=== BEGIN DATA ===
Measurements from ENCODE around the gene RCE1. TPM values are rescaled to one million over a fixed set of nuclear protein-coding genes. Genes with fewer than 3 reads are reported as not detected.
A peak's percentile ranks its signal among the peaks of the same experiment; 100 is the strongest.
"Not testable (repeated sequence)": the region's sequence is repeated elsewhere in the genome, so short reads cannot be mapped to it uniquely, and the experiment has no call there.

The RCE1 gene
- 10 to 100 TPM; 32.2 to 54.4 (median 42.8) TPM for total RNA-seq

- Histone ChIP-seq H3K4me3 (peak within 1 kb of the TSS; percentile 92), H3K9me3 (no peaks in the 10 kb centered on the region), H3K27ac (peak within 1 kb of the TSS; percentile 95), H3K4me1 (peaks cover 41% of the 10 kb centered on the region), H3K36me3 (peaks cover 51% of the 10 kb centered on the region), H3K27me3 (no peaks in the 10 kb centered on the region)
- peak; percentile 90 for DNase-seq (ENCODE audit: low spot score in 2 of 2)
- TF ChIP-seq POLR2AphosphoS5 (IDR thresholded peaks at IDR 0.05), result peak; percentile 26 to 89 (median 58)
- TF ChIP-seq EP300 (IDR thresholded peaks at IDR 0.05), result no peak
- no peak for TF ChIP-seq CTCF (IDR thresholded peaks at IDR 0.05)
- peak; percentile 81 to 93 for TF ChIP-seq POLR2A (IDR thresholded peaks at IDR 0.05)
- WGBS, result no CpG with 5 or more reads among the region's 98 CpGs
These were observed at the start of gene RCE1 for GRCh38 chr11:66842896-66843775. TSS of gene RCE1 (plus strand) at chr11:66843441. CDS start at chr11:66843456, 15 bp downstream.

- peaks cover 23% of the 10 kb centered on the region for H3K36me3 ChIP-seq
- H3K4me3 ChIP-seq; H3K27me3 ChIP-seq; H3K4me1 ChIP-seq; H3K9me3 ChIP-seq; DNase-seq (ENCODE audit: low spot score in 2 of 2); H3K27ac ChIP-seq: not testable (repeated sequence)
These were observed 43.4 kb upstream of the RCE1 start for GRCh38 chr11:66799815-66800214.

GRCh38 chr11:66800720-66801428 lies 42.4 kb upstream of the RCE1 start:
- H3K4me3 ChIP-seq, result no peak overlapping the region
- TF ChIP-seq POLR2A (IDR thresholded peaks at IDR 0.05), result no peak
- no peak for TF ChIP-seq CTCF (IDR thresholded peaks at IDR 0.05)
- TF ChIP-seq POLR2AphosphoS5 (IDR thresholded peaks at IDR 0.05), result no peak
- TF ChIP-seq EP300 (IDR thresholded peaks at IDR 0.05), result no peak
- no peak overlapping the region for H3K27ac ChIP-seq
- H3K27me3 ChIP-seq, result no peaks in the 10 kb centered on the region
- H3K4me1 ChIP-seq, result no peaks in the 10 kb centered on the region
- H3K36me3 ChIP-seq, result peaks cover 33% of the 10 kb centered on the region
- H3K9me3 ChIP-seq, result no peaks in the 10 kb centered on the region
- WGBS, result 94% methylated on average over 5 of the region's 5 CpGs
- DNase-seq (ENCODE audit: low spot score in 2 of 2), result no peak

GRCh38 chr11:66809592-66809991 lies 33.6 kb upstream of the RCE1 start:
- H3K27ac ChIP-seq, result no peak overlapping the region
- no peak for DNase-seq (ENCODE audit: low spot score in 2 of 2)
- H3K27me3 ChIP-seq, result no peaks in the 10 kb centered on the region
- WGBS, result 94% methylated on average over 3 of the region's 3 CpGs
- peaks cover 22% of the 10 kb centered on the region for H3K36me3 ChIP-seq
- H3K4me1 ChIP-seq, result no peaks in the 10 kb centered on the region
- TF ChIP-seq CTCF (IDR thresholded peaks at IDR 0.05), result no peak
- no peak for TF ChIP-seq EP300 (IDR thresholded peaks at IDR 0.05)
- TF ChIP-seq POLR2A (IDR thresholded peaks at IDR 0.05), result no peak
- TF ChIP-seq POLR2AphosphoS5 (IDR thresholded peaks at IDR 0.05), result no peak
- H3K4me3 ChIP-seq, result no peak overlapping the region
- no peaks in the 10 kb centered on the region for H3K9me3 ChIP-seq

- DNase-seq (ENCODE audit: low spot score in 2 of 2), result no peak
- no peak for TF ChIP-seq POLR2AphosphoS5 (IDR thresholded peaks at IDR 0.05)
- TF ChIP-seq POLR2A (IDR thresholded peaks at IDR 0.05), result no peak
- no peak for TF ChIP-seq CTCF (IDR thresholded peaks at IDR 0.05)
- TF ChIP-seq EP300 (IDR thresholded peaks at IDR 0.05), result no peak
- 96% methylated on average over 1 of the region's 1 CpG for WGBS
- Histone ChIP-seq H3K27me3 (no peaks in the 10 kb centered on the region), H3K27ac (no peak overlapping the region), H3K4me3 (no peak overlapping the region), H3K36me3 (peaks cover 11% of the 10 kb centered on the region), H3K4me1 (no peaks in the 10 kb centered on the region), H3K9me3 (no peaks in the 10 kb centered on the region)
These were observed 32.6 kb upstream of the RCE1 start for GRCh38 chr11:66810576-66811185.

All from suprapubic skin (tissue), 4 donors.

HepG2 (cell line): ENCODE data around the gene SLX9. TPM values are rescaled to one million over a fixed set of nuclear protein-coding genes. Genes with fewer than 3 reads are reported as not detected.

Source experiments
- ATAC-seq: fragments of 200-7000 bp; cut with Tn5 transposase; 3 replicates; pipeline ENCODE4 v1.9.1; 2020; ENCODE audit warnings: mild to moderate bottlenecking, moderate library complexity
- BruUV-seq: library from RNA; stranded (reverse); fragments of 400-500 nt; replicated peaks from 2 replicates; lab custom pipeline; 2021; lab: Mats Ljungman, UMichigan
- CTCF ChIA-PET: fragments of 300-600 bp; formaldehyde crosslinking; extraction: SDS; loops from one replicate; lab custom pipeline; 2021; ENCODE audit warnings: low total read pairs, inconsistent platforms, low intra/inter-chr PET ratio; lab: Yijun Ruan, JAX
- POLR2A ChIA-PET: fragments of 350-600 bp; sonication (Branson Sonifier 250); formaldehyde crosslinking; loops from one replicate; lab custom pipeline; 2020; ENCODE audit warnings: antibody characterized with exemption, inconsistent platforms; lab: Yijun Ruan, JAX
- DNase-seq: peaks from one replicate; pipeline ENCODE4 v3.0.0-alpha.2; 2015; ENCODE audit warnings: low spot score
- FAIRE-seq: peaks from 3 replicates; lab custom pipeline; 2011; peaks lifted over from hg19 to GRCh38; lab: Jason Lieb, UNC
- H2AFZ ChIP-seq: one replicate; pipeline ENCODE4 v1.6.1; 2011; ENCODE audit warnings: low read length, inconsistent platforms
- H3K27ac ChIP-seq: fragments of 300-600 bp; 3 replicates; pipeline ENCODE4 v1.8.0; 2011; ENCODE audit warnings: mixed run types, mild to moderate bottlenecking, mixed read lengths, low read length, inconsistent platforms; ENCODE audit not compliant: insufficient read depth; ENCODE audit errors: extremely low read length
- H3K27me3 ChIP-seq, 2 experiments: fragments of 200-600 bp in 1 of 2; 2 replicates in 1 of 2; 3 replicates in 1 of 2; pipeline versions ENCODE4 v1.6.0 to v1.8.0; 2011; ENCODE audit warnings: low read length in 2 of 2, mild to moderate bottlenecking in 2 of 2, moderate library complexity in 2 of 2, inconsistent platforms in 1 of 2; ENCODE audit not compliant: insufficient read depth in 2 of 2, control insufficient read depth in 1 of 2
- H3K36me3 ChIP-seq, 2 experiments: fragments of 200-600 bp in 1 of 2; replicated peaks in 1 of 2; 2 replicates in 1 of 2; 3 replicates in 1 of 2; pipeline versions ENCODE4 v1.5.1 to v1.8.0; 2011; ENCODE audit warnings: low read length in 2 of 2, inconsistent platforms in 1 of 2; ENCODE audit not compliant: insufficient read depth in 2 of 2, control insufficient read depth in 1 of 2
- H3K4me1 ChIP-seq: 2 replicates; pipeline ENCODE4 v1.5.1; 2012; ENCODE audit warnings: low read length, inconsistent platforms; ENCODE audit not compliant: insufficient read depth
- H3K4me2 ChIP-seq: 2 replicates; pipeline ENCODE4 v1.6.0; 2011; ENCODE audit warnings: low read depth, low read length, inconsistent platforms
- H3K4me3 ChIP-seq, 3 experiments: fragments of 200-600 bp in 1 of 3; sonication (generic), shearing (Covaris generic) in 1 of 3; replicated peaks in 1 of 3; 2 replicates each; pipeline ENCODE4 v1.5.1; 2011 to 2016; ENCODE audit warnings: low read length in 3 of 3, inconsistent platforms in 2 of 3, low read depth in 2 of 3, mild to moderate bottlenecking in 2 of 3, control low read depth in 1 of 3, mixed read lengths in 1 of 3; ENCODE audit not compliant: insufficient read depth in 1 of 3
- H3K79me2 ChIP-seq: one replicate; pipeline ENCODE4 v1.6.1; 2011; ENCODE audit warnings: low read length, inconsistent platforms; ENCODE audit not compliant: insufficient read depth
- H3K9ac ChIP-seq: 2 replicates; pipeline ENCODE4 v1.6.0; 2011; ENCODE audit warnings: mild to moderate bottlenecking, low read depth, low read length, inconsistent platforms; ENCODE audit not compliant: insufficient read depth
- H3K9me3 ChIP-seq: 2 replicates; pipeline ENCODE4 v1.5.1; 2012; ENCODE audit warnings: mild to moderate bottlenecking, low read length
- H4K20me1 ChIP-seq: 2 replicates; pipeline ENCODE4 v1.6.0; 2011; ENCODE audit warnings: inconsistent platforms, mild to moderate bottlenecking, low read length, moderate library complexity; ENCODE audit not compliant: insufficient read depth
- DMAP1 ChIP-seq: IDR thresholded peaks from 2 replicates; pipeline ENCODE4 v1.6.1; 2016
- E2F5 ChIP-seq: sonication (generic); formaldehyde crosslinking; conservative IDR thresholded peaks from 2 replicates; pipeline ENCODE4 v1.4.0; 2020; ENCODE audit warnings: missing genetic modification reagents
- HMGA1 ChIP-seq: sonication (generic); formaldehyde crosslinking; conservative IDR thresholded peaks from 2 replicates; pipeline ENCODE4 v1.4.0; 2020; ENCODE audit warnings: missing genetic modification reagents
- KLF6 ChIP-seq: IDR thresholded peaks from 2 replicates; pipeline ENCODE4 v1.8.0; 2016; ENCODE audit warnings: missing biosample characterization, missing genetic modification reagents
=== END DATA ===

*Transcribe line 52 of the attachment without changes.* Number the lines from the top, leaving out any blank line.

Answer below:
HepG2 (cell line): ENCODE data around the gene SLX9. TPM values are rescaled to one million over a fixed set of nuclear protein-coding genes. Genes with fewer than 3 reads are reported as not detected.